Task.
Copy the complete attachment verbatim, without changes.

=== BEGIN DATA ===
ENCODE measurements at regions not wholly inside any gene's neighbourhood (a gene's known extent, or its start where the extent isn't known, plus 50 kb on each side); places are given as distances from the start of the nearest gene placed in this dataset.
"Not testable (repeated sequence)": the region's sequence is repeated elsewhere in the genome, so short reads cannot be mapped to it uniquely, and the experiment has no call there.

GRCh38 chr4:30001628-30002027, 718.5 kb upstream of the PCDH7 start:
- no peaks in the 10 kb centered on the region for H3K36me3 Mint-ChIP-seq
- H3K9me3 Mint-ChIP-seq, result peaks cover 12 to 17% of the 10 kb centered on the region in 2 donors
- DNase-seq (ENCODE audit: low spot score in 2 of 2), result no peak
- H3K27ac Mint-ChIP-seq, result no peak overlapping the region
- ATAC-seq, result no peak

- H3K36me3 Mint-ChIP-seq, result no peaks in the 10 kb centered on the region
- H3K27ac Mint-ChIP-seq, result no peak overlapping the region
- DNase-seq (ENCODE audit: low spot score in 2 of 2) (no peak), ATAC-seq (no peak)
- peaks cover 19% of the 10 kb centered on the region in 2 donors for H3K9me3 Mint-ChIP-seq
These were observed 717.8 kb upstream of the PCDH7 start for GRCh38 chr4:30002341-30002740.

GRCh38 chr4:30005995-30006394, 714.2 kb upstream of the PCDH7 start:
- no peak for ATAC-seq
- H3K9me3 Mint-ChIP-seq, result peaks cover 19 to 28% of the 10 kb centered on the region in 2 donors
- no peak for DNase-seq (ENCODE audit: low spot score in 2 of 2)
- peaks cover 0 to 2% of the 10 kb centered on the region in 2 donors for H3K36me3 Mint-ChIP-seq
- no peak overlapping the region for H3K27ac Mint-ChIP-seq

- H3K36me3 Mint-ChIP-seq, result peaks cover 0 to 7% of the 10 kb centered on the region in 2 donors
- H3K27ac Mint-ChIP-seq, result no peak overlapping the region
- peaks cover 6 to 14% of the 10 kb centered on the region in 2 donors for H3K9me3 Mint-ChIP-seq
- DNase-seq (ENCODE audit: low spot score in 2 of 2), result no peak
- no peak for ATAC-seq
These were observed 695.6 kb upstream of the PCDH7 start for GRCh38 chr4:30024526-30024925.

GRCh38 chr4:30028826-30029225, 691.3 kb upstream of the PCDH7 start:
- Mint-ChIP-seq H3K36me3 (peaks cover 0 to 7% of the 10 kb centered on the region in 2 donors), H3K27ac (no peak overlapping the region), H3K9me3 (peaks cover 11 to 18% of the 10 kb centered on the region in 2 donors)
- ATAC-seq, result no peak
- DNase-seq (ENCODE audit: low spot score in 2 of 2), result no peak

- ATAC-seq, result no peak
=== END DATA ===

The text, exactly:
ENCODE measurements at regions not wholly inside any gene's neighbourhood (a gene's known extent, or its start where the extent isn't known, plus 50 kb on each side); places are given as distances from the start of the nearest gene placed in this dataset.
"Not testable (repeated sequence)": the region's sequence is repeated elsewhere in the genome, so short reads cannot be mapped to it uniquely, and the experiment has no call there.

GRCh38 chr4:30001628-30002027, 718.5 kb upstream of the PCDH7 start:
- no peaks in the 10 kb centered on the region for H3K36me3 Mint-ChIP-seq
- H3K9me3 Mint-ChIP-seq, result peaks cover 12 to 17% of the 10 kb centered on the region in 2 donors
- DNase-seq (ENCODE audit: low spot score in 2 of 2), result no peak
- H3K27ac Mint-ChIP-seq, result no peak overlapping the region
- ATAC-seq, result no peak

- H3K36me3 Mint-ChIP-seq, result no peaks in the 10 kb centered on the region
- H3K27ac Mint-ChIP-seq, result no peak overlapping the region
- DNase-seq (ENCODE audit: low spot score in 2 of 2) (no peak), ATAC-seq (no peak)
- peaks cover 19% of the 10 kb centered on the region in 2 donors for H3K9me3 Mint-ChIP-seq
These were observed 717.8 kb upstream of the PCDH7 start for GRCh38 chr4:30002341-30002740.

GRCh38 chr4:30005995-30006394, 714.2 kb upstream of the PCDH7 start:
- no peak for ATAC-seq
- H3K9me3 Mint-ChIP-seq, result peaks cover 19 to 28% of the 10 kb centered on the region in 2 donors
- no peak for DNase-seq (ENCODE audit: low spot score in 2 of 2)
- peaks cover 0 to 2% of the 10 kb centered on the region in 2 donors for H3K36me3 Mint-ChIP-seq
- no peak overlapping the region for H3K27ac Mint-ChIP-seq

- H3K36me3 Mint-ChIP-seq, result peaks cover 0 to 7% of the 10 kb centered on the region in 2 donors
- H3K27ac Mint-ChIP-seq, result no peak overlapping the region
- peaks cover 6 to 14% of the 10 kb centered on the region in 2 donors for H3K9me3 Mint-ChIP-seq
- DNase-seq (ENCODE audit: low spot score in 2 of 2), result no peak
- no peak for ATAC-seq
These were observed 695.6 kb upstream of the PCDH7 start for GRCh38 chr4:30024526-30024925.

GRCh38 chr4:30028826-30029225, 691.3 kb upstream of the PCDH7 start:
- Mint-ChIP-seq H3K36me3 (peaks cover 0 to 7% of the 10 kb centered on the region in 2 donors), H3K27ac (no peak overlapping the region), H3K9me3 (peaks cover 11 to 18% of the 10 kb centered on the region in 2 donors)
- ATAC-seq, result no peak
- DNase-seq (ENCODE audit: low spot score in 2 of 2), result no peak

- ATAC-seq, result no peak